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Read the beginning of the story and find the hints at the main character’s profession and working experience
Outside the garage the air was chilled and the evening dark except for the light from the gas pumps. It revealed scattered specks of falling snow that would otherwise have been invisible. They touched the ground lightly, hesitated, then disappeared. Beyond the garage and out to the highway the darkness expanded wider and blacker, completely unbroken.
“That bloody thing will never get here”, he turned and said to the guy who had sold him the ticket. “It’s a half-hour late already.”
The fellow, held in the spell of the comic he was reading, didn’t bother to look up. He nodded slightly and mumbled in agreement.
“Damn bus. Never on time.” He turned and stared out the window again. The car’s horn demanding gas finally disturbed the attendant’s concentration. He brought the chair he was sitting on back to its legs and himself slowly to his feet. Spider-Man was carefully left aside.
“You’ll just have to wait I guess,” the fellow said on his way through the door. “Wait?” How much longer? Come Tuesday morning he would have to be back to start work again.
This long weekend break would allow him momentary recovery from the strain of the previous two months. It had been a hard decline from the eagerness and confidence that he had arrived with at this same bus stop in September.
The bus showed up eventually. He grabbed his overnight bag and climbed the three steps. The driver took his ticket. “You’ll have to stand. All the seats are taken,” the driver told him as he punched two precise holes. He made no reply but walked with his case toward the rear of the bus. He leaned back against the washroom cubicle. And then he cursed under his breath. Standing. Grand Falls was over fifty miles away. At least an hour before there would be a chance of a vacant seat.
“You might be able to squeeze in here.” The voice was friendly though weak and unsure. He didn’t reply right away, but turned and saw two boys. It was only then he was certain he was being spoken to. “There’s not much room. We can move over.”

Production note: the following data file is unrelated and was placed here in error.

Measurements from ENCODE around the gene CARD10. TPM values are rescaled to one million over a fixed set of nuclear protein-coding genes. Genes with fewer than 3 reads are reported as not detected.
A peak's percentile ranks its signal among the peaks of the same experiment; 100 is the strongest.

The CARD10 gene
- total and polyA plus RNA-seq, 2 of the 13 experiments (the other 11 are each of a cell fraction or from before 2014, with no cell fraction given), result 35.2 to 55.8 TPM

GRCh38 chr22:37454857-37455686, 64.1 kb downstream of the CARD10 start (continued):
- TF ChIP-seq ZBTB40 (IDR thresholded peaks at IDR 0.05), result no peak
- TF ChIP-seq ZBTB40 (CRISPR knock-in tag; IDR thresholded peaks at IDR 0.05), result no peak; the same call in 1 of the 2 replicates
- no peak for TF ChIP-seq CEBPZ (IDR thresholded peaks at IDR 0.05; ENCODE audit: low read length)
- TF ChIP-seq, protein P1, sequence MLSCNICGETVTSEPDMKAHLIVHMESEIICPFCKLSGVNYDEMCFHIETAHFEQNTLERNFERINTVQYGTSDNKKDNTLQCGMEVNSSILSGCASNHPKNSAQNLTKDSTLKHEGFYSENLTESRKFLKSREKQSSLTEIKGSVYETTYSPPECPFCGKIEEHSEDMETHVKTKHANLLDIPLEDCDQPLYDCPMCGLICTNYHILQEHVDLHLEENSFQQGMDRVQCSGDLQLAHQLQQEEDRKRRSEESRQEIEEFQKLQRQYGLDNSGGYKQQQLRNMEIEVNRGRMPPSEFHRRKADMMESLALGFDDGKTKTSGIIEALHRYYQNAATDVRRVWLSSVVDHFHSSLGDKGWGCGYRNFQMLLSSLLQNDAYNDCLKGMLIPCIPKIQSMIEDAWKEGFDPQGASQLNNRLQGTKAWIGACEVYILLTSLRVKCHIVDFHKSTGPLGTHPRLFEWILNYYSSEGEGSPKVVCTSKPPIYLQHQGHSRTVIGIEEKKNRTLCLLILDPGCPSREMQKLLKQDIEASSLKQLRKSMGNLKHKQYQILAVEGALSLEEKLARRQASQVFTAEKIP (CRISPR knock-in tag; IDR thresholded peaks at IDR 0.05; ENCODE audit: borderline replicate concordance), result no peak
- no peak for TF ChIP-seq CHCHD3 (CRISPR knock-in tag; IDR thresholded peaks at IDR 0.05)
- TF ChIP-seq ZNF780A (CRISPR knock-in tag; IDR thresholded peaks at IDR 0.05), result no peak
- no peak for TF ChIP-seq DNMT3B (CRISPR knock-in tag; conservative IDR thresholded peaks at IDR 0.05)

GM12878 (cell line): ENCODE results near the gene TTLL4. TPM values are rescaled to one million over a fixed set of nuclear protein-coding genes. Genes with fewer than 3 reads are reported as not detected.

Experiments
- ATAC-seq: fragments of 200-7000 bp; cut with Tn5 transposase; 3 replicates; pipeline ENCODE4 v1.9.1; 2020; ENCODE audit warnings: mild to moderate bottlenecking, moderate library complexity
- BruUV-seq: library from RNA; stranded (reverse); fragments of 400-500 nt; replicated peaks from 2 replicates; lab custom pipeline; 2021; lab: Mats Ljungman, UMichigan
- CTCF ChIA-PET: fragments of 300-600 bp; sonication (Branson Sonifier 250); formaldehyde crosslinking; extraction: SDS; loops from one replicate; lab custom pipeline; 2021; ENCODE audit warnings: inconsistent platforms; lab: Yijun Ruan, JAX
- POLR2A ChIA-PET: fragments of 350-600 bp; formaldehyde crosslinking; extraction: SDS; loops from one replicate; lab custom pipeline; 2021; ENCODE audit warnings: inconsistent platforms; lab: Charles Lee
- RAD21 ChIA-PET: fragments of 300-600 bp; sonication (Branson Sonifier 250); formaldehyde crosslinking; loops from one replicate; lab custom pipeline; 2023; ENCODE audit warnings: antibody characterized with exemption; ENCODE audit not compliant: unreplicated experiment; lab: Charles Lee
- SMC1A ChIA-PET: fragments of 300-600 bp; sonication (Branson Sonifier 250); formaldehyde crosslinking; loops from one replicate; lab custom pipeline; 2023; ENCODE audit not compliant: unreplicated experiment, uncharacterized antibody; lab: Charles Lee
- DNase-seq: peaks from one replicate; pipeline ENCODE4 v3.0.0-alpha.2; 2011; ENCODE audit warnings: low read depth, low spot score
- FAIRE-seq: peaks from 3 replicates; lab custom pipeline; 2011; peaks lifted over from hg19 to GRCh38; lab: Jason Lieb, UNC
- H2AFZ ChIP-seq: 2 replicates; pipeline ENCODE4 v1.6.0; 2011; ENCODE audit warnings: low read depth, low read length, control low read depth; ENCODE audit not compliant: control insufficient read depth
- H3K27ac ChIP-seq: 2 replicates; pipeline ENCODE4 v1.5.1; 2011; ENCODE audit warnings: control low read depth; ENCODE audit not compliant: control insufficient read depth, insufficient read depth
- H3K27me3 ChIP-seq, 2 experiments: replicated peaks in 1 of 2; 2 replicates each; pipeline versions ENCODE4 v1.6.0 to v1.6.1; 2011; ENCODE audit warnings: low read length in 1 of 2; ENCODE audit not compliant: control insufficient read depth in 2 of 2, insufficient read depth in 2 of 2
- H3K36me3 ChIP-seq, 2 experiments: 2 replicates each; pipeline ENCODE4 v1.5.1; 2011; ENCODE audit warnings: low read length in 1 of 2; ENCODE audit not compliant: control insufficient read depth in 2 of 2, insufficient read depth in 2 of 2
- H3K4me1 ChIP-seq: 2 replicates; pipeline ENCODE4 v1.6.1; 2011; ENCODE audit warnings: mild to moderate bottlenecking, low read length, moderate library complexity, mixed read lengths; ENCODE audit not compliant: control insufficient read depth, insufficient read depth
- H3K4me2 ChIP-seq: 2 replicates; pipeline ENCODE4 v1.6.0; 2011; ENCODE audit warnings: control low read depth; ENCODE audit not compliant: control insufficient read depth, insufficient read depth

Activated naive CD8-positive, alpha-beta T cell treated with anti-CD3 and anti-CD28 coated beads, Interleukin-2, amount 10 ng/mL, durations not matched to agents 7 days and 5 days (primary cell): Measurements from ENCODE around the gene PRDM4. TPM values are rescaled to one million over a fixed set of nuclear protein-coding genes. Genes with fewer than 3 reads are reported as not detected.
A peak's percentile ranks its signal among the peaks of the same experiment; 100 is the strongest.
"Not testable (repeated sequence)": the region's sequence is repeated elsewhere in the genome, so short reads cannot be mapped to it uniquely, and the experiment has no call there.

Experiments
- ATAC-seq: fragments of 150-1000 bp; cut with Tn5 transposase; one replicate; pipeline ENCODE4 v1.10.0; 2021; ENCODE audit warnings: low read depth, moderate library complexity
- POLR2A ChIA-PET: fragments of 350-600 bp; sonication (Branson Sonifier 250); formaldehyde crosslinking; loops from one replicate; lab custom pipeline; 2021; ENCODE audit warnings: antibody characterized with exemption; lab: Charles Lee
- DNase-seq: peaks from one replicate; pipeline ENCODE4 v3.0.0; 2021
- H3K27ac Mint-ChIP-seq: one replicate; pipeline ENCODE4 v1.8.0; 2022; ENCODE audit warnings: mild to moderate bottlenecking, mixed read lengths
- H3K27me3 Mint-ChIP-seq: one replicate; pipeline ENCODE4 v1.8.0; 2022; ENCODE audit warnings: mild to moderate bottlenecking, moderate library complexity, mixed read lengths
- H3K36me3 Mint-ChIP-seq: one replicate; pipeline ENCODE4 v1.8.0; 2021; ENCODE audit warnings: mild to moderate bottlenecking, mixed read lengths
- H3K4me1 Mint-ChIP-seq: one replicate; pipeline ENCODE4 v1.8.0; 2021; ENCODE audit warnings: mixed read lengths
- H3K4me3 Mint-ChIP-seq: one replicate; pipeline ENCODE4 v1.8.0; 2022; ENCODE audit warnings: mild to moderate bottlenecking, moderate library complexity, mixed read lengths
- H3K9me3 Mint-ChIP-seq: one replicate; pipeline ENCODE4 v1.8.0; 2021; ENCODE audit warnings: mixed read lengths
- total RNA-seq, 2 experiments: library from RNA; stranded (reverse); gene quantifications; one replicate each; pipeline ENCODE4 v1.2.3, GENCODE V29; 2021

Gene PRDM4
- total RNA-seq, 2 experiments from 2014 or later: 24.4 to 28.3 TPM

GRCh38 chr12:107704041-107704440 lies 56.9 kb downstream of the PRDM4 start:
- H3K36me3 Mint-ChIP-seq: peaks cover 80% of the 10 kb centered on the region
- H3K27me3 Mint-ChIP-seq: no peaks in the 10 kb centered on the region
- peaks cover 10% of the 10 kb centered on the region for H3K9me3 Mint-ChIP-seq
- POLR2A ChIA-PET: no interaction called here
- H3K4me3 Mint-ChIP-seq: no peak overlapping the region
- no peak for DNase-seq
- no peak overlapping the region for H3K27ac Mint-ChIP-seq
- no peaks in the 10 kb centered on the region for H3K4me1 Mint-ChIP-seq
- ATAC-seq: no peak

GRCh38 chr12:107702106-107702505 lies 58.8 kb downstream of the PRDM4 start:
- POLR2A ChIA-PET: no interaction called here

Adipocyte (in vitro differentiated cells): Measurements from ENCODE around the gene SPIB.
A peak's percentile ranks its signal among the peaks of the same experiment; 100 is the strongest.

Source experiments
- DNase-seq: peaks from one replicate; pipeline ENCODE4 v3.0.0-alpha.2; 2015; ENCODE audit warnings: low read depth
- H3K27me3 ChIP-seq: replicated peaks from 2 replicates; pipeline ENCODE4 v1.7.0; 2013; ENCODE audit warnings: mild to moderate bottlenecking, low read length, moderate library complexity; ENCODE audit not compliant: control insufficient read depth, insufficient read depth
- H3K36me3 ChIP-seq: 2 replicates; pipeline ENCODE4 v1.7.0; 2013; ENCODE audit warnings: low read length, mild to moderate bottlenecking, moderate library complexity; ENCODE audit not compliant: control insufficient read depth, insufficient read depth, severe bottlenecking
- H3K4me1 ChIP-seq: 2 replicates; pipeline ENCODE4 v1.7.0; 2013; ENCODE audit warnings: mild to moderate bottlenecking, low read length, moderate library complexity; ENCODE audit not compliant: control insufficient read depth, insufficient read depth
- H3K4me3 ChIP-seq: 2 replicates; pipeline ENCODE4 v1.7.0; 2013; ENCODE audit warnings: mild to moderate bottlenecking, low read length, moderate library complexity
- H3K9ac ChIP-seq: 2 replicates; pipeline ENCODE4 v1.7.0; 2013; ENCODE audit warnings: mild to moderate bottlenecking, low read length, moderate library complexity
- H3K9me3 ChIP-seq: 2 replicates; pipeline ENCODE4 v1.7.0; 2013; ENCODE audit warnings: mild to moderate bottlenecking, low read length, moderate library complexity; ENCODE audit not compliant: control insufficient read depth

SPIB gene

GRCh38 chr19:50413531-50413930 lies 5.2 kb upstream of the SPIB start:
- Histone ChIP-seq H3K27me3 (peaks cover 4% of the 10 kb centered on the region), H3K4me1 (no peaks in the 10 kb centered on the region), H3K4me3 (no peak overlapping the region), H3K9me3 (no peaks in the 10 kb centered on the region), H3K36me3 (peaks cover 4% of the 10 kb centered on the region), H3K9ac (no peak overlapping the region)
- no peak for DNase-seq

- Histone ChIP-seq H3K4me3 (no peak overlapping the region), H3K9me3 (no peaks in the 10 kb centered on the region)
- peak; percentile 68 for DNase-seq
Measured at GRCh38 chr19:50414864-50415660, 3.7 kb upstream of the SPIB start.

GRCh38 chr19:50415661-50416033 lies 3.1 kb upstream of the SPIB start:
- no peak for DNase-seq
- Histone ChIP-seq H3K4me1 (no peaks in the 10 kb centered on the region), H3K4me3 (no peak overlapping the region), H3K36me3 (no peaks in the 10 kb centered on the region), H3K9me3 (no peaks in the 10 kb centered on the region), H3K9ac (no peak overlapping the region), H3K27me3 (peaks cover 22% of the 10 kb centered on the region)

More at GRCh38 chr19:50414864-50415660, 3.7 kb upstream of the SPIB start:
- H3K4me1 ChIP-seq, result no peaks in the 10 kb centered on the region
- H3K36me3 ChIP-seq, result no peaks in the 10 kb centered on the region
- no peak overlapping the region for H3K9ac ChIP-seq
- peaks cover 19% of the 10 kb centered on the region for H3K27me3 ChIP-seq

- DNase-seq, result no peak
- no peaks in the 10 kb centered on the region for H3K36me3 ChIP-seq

They were the farthest back of the seats on the bus, just behind where he had been standing and left of the washroom door. It definitely beat standing up. He sat down as the third person in a space normally occupied by two people. Because the others were small, the fit was a tight one but not uncomfortable.
“Where you headed for?”
His reply left an unexpected silence. He could feel they were waiting for more than one word. “What about you fellows?”
“Bishops Falls. That’s where Kenny’s aunt is. We don’t live here, just goin’ for a visit.” The kid brushed the hair away from his eyes and scratched the back of his neck in one motion. “We’ve been there lots of times before.”
The fellow who had been speaking was the shorter of the two boys, despite the fact that he looked older, probably fourteen. He had a dark complexion and black hair, which kept falling forward into his eyes.
“My name’s Brian. And that’s Kenny.” They were words that hung loose. Again they waited for him to answer. He knew there was no good reason not to.
“Mine is Dave.”
The boys were eased. “You want a smoke, Dave?”
“You sure? We bought a pack between us this mornin’. We could save you a draw.”
Each of the boys put one in his mouth. Brian pulled out some matches from his pants pocket. As they lit up, Dave could see they were seasoned smokers. It wasn’t boyish misbehaviour with them any longer.
They blew smoke rings into the light above the next seat and watched them float away, out of shape.
“Geez,” Brian whispered to his friend after they’d been sitting quietly for only a minute, “we could have that guy up there smoked out in no time. He’d have to throw away his book and come up for air.”
“Go for it.”
Kenny took a deep draw on his cigarette, then burst out with fake sputtering coughs.
“Cut it out, jerk!” Brian warned him in a heavy, lowered voice. “You’re gettin’ ashes all over me.”
A fist banged against Kenny’s leg. “Oow!” The sound rose sharply. There was a brief silence, then a revenge hit from Kenny. It did not produce a great deal of noise overall. It didn’t seem to be bothering anyone, and it wasn’t bothering him. He had grown up through that kind of behaviour too... though he had not been so boisterous.
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